Ted Cruz Projected to Win Iowa GOP Caucuses, Trump Second

PHOTO: Republican presidential candidate, Sen. Ted Cruz, speaks during a caucus night rally, Feb. 1, 2016, in Des Moines, Iowa. PlayChris Carlson/AP Photo
WATCH 2016 Iowa Caucuses: GOP Winners and Losers

Ted Cruz is projected to win the Iowa GOP caucuses based on an analysis of the vote so far, capping a furious race for the first-in-the-nation Hawkeye state.

PHOTO: Josh Kent celebrates at the caucus night rally for Republican presidential candidate, Sen. Ted Cruz, Feb. 1, 2016, in Des Moines, Iowa.Charlie Neibergall/AP Photo
Josh Kent celebrates at the caucus night rally for Republican presidential candidate, Sen. Ted Cruz, Feb. 1, 2016, in Des Moines, Iowa.

Donald Trump was projected to finish second, Marco Rubio third and Ben Carson was projected to be in fourth place.

After Cruz was protected to win, Trump said he was honored about his finish.

"I'm really honored, and I want to congratulate Ted and I want to congratulate all the incredible candidates including Mike Huckabee who's become a really good friend of mine," he said. "So congratulations to everybody.

"We're leaving tonight and tomorrow afternoon we'll be in New Hampshire and that will be something special. It's going to be a great week."

PHOTO: Republican presidential candidate Donald Trump speaks with his wife Melania Trump by his side during a campaign event at the U.S. Cellular Convention Center, Feb. 1, 2016 in Cedar Rapids, Iowa. Joshua Lott/Getty Images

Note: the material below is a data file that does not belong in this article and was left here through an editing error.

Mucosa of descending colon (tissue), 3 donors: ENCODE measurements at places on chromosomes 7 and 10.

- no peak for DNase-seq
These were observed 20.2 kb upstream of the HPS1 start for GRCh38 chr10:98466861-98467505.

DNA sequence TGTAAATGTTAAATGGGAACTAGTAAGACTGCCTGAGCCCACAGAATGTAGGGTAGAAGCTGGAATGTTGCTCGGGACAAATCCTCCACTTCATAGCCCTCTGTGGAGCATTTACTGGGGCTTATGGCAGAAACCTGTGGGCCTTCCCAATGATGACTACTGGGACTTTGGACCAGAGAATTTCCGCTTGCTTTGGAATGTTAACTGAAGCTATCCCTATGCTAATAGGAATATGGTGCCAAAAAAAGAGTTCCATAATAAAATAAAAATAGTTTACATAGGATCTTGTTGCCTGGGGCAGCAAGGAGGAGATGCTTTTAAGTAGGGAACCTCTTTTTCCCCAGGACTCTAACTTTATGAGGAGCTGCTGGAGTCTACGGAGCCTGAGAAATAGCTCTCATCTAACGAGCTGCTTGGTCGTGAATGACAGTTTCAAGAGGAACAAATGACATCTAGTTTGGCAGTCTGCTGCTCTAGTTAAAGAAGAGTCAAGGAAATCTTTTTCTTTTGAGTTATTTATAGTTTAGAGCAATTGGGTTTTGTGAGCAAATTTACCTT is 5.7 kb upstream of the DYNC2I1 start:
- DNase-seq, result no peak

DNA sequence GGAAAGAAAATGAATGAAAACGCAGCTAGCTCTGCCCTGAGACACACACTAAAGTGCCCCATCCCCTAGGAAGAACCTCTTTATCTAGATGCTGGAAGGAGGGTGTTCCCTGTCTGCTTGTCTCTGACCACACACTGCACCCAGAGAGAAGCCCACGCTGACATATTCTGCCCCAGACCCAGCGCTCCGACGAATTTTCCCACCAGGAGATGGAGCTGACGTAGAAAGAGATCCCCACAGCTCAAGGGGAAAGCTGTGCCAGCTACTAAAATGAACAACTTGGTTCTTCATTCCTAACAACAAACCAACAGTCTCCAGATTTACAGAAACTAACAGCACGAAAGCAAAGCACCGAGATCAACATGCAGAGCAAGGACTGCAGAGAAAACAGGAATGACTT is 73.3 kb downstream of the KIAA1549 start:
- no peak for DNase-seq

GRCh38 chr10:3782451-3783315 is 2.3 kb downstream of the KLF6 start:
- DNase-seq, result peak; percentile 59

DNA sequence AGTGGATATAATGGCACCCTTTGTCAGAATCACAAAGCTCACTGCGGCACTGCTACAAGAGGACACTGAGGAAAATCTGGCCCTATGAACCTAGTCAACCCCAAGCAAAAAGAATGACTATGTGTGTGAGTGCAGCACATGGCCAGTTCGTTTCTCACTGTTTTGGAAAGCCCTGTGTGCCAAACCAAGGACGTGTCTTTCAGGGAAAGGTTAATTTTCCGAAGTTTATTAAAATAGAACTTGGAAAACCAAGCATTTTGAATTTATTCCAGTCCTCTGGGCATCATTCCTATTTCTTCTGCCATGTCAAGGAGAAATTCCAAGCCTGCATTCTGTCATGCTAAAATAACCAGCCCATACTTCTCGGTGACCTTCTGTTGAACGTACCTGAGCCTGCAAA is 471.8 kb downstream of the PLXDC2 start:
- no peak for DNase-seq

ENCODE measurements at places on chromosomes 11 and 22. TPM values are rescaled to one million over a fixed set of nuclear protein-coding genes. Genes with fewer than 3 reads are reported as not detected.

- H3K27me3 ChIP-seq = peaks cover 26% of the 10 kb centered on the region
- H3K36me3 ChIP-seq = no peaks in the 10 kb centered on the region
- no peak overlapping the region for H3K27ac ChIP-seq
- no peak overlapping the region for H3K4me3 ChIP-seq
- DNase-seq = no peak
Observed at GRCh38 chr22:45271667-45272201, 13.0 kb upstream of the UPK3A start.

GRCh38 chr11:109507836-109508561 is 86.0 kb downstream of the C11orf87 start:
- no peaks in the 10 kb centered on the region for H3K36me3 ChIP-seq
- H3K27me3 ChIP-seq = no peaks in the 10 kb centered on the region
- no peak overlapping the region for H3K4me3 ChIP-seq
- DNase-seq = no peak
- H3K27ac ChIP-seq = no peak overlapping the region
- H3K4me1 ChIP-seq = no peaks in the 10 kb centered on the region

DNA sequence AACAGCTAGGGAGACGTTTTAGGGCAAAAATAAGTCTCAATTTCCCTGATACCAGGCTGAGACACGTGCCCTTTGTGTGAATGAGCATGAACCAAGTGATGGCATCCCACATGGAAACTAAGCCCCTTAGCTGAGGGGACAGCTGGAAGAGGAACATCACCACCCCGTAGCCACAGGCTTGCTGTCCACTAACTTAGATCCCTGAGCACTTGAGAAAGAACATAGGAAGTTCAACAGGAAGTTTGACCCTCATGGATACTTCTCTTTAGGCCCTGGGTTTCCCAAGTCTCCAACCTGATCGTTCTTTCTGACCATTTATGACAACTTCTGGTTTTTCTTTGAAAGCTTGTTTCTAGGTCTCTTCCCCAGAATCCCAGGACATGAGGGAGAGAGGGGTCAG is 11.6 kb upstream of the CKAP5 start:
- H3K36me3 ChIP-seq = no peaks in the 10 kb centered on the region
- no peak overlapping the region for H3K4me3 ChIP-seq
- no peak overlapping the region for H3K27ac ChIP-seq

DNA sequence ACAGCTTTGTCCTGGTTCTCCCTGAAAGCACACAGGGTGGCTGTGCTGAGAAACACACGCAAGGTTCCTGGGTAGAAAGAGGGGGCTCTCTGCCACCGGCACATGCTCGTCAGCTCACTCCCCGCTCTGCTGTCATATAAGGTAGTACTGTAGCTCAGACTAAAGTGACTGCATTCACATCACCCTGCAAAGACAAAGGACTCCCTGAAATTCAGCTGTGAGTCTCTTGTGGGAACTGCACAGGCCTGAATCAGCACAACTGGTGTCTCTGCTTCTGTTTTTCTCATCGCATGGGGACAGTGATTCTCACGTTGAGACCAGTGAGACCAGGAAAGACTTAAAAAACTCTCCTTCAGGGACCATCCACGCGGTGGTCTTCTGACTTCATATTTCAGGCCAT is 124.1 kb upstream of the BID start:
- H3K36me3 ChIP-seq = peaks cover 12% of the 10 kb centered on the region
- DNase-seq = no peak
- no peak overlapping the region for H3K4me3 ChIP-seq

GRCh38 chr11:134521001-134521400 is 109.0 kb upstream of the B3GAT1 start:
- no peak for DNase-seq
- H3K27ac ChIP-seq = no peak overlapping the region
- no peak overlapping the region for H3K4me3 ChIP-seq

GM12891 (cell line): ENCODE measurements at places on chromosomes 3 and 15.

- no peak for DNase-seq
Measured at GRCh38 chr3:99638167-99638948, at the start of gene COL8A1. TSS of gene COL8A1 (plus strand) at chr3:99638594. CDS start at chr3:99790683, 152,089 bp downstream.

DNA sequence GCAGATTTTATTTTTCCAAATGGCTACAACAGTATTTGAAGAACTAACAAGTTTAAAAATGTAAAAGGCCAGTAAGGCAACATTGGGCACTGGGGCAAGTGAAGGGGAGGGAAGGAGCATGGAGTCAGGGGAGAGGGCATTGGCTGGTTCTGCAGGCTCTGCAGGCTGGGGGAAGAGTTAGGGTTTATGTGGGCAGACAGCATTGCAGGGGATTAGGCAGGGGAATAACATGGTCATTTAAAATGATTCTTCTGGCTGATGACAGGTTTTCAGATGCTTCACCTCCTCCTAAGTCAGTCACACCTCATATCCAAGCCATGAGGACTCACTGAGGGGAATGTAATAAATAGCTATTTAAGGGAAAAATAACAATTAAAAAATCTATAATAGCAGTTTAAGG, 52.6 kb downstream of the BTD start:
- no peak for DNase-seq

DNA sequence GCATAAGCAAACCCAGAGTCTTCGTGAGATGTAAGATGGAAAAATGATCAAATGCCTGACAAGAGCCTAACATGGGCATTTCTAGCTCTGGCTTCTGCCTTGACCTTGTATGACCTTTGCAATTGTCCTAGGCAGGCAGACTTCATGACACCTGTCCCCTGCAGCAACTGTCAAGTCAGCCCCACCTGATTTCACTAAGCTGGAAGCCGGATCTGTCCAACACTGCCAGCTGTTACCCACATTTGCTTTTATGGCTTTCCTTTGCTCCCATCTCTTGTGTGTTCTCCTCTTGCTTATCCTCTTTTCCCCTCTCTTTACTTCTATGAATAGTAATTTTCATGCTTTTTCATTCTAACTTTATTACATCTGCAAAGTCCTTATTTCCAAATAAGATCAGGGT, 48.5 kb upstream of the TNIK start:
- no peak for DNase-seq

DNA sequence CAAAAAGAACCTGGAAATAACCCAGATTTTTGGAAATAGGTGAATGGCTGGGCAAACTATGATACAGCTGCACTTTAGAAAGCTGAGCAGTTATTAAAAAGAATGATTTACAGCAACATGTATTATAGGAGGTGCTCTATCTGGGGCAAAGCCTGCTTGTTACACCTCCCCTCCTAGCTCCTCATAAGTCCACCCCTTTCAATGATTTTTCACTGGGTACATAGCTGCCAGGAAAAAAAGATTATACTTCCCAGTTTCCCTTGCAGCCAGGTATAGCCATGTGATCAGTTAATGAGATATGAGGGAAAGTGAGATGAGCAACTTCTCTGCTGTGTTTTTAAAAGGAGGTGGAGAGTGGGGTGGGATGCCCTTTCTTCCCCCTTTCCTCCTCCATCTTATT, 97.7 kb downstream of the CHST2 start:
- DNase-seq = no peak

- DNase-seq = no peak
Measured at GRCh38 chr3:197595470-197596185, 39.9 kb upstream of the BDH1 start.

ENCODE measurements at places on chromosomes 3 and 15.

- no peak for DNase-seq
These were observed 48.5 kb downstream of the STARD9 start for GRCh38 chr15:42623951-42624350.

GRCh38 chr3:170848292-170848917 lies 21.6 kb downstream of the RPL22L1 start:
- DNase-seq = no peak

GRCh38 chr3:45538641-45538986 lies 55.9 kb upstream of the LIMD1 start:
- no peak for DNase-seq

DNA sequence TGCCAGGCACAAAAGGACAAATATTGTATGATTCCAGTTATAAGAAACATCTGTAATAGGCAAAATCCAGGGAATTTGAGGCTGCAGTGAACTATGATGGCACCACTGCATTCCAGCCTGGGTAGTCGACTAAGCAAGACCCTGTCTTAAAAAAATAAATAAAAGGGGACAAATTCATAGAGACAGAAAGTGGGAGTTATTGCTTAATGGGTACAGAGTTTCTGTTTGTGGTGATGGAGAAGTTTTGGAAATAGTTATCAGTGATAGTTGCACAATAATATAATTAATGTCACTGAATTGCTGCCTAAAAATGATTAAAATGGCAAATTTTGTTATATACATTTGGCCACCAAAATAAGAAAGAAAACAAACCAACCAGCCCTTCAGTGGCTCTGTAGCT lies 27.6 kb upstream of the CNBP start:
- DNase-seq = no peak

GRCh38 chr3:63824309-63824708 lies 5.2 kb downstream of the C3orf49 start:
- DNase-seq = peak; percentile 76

Republican presidential candidate Donald Trump speaks with his wife Melania Trump by his side during a campaign event at the U.S. Cellular Convention Center, Feb. 1, 2016 in Cedar Rapids, Iowa.

Marco Rubio was ebullient as he addressed a raucous crowd of supporters.

“So this is the moment they said would never happen," he said. "For months they told us we had no chance ... because we didn't have the right endorsements or the right political connections, we had no chance. They told me that we have no chance because my hair wasn't gray enough and my boots were too high.”

PHOTO: Republican presidential candidate Sen. Marco Rubio, talks with voters at a caucus site, Feb. 1, 2016 in Clive, Iowa.Paul Sancya/AP Photo
Republican presidential candidate Sen. Marco Rubio, talks with voters at a caucus site, Feb. 1, 2016 in Clive, Iowa.

Three-quarters of both Cruz’s and Rubio’s supporters were looking mainly for electability or a candidate who shares their values; by contrast, three-quarters of Trump supporters were mainly looking for someone who can bring needed change or who tells like it is.

The state Republican Party has said there was record-breaking turnout tonight.

A Republican source reports that there were a large number of "overflowing caucus sites," particularly in the central part of Iowa, closer to main population areas.

PHOTO: Caucus workers check-in voters prior the Republican Party Caucus at Keokuk High School, Feb, 1, 2016 in Keokuk, Iowa. Michael B. Thomas/AFP/Getty Images
Caucus workers check-in voters prior the Republican Party Caucus at Keokuk High School, Feb, 1, 2016 in Keokuk, Iowa.

In polls conducted the past few days, Trump was in the lead. In a Des Moines Register-Bloomberg News poll released this weekend, Trump garnered the support of 28 percent of likely GOP voters with Cruz trailing by five percentage points.

In 2015, political outsiders Trump and Ben Carson led GOP polls in Iowa. In recent weeks, Cruz and Rubio gained some momentum.

With the New Hampshire primary eight days away, candidates will soon face another test of their viability.